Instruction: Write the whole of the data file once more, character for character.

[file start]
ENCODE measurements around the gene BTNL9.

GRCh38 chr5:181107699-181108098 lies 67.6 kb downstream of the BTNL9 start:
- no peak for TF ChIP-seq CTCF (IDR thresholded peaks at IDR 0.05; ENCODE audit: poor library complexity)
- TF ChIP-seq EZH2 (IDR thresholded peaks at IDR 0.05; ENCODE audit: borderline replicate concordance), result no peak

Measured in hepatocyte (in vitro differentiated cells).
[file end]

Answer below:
ENCODE measurements around the gene BTNL9.

GRCh38 chr5:181107699-181108098 lies 67.6 kb downstream of the BTNL9 start:
- no peak for TF ChIP-seq CTCF (IDR thresholded peaks at IDR 0.05; ENCODE audit: poor library complexity)
- TF ChIP-seq EZH2 (IDR thresholded peaks at IDR 0.05; ENCODE audit: borderline replicate concordance), result no peak

Measured in hepatocyte (in vitro differentiated cells).